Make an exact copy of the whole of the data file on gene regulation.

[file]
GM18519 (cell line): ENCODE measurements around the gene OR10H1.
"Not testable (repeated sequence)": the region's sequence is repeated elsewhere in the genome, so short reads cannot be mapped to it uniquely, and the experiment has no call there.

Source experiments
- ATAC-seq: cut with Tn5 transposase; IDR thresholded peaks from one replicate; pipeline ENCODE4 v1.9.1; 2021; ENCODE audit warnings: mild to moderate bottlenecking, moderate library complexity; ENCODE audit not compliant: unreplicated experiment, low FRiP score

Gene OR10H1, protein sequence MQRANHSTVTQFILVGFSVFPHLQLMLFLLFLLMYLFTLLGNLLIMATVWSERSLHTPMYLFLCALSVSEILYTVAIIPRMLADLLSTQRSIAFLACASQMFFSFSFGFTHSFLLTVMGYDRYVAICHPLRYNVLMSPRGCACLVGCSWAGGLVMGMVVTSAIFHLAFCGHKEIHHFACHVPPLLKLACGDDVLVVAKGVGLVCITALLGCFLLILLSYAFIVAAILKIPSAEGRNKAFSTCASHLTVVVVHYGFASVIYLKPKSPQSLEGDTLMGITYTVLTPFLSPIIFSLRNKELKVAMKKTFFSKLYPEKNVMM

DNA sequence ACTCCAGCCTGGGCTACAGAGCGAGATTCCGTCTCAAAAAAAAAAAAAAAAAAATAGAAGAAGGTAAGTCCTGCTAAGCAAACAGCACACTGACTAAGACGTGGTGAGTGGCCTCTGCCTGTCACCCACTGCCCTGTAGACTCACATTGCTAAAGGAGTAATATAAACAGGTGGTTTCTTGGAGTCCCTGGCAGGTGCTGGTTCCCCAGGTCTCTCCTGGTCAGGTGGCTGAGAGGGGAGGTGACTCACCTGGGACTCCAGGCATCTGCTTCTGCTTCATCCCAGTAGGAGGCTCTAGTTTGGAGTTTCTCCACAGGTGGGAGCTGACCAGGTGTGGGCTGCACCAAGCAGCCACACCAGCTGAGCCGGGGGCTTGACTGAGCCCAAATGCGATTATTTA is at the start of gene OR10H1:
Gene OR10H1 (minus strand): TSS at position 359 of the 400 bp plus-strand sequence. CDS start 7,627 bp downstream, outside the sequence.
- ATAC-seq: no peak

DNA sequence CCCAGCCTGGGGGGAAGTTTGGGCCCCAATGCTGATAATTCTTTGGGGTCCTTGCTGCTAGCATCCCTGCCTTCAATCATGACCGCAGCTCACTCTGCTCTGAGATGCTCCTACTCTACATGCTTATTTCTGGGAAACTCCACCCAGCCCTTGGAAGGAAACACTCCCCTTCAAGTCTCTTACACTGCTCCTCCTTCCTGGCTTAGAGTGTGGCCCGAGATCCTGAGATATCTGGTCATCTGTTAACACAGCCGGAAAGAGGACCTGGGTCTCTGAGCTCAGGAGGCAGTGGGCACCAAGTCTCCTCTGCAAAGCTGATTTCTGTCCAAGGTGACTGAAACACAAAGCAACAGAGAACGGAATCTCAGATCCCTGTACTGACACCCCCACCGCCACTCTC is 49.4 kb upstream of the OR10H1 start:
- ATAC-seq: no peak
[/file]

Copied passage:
GM18519 (cell line): ENCODE measurements around the gene OR10H1.
"Not testable (repeated sequence)": the region's sequence is repeated elsewhere in the genome, so short reads cannot be mapped to it uniquely, and the experiment has no call there.

Source experiments
- ATAC-seq: cut with Tn5 transposase; IDR thresholded peaks from one replicate; pipeline ENCODE4 v1.9.1; 2021; ENCODE audit warnings: mild to moderate bottlenecking, moderate library complexity; ENCODE audit not compliant: unreplicated experiment, low FRiP score

Gene OR10H1, protein sequence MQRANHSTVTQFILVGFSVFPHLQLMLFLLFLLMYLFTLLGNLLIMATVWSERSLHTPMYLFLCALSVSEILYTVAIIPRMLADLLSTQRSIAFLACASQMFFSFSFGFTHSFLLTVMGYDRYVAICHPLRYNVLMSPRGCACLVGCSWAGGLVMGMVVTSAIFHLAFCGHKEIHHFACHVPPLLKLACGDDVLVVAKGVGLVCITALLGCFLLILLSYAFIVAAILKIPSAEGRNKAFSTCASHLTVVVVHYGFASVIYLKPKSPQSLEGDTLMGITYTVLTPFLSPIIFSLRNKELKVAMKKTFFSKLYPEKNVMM

DNA sequence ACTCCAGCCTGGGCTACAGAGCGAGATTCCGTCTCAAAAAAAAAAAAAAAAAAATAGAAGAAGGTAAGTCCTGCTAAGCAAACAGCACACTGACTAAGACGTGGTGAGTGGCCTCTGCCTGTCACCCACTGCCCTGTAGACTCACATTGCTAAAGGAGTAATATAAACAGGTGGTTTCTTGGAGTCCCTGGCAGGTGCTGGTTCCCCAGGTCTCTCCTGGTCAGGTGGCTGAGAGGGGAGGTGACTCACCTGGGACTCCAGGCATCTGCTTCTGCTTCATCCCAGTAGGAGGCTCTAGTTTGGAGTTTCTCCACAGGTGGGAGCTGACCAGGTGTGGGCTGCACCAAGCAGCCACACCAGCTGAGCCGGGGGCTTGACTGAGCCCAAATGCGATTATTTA is at the start of gene OR10H1:
Gene OR10H1 (minus strand): TSS at position 359 of the 400 bp plus-strand sequence. CDS start 7,627 bp downstream, outside the sequence.
- ATAC-seq: no peak

DNA sequence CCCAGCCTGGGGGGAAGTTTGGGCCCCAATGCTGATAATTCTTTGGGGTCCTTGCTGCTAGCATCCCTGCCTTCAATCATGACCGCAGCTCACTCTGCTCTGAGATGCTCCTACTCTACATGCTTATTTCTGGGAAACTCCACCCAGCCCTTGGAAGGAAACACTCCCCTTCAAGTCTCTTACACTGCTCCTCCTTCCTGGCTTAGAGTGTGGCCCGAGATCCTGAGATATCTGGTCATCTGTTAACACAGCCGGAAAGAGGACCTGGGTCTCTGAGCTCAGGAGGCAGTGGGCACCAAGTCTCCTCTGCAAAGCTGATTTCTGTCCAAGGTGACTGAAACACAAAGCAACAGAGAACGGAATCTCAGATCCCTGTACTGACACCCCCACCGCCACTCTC is 49.4 kb upstream of the OR10H1 start:
- ATAC-seq: no peak